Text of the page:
American patients infected with Ebola will be brought home in separate trips
Medical plane will land at Dobbins Air Reserve Base in Georgia
Ebola outbreak is "moving faster than our efforts to control it," WHO leader says
Fear over Ebola is growing as international leaders and health organizations struggle to try to stop the deadly epidemic in West Africa.
The Ebola outbreak “is moving faster than our efforts to control it,” Margaret Chan, director-general of the World Health Organization, said in a statement Friday. “This is an unprecedented outbreak accompanied by unprecedented challenges. And these challenges are extraordinary.”
This is the first Ebola outbreak in West Africa and involves the most deadly strain in the Ebola virus family, Chan said.
“If the situation continues to deteriorate, the consequences can be catastrophic in terms of lost lives but also severe socioeconomic disruption and a high risk of spread to other countries.”
One of those countries could be the United States, health officials have said. In fact, the U.S. Department of State announced Friday that it is working with the Centers for Disease Control and Prevention to bring home two U.S. citizens who have been infected by Ebola in Liberia.
Here’s what you need to know about the Ebola outbreak today:
How many people have died?
As of Sunday, the World Health Organization had confirmed 909 cases and 485 deaths in Guinea, Sierra Leone, Liberia and Nigeria. It suspects that there may have been up to 1,323 cases and 729 deaths.
“The outbreak is by far the largest ever in the nearly four-decade history of this disease,” Chan said. “It is the largest in terms of numbers of cases and deaths. … It is the largest in terms of geographical areas already affected and others at immediate risk of further spread.”
CDC Director Tom Frieden said Thursday that it could take three to six months to stop the epidemic.
Why is it spreading so quickly?
First of all, there’s no vaccine for Ebola. So health officials have to stop the infection by isolating patients to prevent further transmission.
Past outbreaks have primarily occurred in rural areas, where people were not frequently traveling and infecting others. This outbreak has made it to several of the region’s major cities, including Freetown, Sierra Leone; Monrovia, Liberia; and Conakry, Guinea.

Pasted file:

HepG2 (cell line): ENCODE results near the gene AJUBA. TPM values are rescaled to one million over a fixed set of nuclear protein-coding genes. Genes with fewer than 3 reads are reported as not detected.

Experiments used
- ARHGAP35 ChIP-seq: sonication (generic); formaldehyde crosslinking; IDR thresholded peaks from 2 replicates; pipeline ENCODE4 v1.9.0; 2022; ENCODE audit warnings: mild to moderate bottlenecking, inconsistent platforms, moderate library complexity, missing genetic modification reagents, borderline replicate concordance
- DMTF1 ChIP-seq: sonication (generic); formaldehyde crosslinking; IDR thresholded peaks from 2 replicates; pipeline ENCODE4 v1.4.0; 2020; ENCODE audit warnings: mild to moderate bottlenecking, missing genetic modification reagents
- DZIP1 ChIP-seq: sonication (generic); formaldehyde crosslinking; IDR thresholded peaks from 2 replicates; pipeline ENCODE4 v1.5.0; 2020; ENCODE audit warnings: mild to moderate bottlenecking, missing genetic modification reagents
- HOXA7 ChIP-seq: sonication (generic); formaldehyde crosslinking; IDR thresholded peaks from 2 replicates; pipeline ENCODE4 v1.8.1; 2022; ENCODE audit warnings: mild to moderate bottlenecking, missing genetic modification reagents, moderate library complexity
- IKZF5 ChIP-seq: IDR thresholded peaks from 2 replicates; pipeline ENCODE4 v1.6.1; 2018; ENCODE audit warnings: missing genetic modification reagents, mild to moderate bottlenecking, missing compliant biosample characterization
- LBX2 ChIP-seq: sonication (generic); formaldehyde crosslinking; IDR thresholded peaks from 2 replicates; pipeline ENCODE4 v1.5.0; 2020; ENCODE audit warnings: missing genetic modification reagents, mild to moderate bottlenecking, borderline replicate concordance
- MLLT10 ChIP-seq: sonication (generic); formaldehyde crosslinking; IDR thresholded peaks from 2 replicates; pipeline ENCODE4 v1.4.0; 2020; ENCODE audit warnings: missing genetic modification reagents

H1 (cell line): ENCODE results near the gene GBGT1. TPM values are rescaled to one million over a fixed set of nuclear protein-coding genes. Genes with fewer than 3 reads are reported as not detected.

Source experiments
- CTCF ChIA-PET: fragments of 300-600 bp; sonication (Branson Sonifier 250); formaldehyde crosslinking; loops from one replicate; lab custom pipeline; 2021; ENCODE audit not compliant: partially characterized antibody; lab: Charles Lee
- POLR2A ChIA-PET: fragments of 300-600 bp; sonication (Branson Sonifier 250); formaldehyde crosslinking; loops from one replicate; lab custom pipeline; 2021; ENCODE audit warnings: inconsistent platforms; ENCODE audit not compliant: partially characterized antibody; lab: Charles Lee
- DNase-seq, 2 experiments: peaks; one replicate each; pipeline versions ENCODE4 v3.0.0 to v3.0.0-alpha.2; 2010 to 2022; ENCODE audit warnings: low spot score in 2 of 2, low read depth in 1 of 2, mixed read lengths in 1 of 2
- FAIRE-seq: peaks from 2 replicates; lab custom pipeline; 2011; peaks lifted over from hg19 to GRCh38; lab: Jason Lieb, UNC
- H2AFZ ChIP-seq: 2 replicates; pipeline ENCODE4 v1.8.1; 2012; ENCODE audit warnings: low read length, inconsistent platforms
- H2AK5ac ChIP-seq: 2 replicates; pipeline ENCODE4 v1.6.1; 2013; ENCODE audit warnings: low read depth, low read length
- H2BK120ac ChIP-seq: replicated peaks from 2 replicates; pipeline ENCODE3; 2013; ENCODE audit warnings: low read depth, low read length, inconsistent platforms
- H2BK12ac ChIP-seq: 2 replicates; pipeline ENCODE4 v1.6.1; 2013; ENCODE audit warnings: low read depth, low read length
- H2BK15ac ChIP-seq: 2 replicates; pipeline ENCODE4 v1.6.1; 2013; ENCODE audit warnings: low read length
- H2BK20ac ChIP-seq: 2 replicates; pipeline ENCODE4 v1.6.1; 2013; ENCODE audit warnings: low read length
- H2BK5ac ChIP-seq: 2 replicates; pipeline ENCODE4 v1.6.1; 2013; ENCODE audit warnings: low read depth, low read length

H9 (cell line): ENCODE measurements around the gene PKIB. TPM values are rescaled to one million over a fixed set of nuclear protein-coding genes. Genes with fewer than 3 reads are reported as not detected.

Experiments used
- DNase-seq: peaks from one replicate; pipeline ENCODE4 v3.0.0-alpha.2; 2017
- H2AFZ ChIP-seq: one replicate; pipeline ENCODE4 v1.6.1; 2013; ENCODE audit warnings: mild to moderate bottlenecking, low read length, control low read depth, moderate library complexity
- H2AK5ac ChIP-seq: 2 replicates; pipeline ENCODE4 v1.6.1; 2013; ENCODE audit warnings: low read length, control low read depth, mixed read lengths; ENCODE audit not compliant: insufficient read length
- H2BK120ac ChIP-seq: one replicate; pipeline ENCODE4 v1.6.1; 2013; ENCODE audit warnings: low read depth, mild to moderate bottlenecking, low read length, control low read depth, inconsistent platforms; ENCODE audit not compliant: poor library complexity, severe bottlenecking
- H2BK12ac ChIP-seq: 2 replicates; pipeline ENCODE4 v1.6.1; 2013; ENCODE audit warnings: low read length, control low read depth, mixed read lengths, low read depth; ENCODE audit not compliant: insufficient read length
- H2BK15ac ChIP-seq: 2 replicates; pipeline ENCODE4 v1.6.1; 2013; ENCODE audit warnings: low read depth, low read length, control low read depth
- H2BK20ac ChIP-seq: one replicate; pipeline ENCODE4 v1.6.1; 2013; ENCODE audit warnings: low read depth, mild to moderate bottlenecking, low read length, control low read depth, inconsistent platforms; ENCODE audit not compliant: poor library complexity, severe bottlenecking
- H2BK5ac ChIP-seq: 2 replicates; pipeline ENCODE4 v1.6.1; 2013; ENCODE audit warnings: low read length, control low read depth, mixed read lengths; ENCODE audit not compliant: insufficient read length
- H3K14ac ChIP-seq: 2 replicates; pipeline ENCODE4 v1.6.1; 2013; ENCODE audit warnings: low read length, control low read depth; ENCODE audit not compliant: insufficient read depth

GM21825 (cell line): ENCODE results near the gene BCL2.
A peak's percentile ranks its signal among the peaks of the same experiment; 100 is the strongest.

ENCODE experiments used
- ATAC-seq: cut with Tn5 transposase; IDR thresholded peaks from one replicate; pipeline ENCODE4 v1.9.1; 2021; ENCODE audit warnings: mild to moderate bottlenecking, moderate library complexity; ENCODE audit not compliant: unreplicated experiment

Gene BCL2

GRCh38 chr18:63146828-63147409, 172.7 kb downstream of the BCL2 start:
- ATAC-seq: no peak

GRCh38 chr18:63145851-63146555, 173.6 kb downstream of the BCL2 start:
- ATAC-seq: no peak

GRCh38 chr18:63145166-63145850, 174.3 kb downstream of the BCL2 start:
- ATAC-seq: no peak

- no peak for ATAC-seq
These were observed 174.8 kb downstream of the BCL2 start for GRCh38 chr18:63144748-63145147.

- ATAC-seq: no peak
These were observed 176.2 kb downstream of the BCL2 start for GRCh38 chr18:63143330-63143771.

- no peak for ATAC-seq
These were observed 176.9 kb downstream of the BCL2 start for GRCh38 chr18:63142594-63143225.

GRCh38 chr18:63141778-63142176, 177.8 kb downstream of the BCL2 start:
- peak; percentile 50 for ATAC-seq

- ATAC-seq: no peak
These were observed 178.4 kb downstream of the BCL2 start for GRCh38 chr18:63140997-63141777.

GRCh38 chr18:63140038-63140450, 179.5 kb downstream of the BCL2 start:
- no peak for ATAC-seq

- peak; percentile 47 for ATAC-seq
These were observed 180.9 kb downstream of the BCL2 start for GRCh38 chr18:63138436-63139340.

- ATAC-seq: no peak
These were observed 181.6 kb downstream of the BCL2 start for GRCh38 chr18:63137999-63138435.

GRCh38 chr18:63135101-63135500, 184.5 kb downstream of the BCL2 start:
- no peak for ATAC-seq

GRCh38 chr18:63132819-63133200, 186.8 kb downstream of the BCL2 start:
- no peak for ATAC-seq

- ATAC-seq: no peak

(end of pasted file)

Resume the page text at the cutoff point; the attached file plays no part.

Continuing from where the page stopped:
These cities have international airports, which opens up the possibility of infected patients traveling abroad. For example, American Patrick Sawyer became infected with Ebola in Liberia and traveled via plane to Lagos, Nigeria, where he died. Health officials are still tracing all the people he came in contact with along the way.
The outbreak is “taking place in areas with fluid population movements over porous borders, and it has demonstrated its ability to spread via air travel, contrary to what has been seen in past outbreaks,” Chan said.
“Cases are occurring in rural areas which are difficult to access, but also in densely populated capital cities.”
Is Ebola is coming to the U.S.?
On Thursday, a medical charter plane outfitted with an isolation pod left Cartersville, Georgia, about 5 p.m. The aircraft was scheduled to fly to Monrovia, Liberia, and will return with either Dr. Kent Brantly or Nancy Writebol, who were infected with Ebola while working for the aid group Samaritan’s Purse in Liberia last week.
The two patients will be evacuated in separate trips, according to Samaritan’s Purse spokesman Todd Shearer. It is unclear who will be transported first but both evacuations “should be completed by early next week.”
Samaritan’s Purse has described Brantly and Writebol as being in grave but stable condition.
Several aid organizations, including the Peace Corps, are asking volunteers and nonessential personnel to leave the region. The evacuation of these staff members has begun, Samaritan’s Purse said.
Who approved that?
The decision was ultimately that of Samaritan’s Purse, Frieden told CNN’s Dr. Sanjay Gupta. The organization worked with the CDC to arrange the evacuation.
“Our role at CDC is to make sure in the transportation and in the care, any risk of infection to others is kept to the absolute minimum,” Frieden said. “I know it creates a fear in people, but I really hope that people’s fear won’t outweigh their compassion.”
Is the CDC ready to handle Ebola?
Trust in the CDC has waned in recent months, after multiple lapses in proper lab procedure put workers – and potentially the public – at risk. Investigators found that scientists had transported dangerous biological materials in Ziploc bags and once sent a live sample of bird flu to a low-security lab ill-equipped to handle the virus.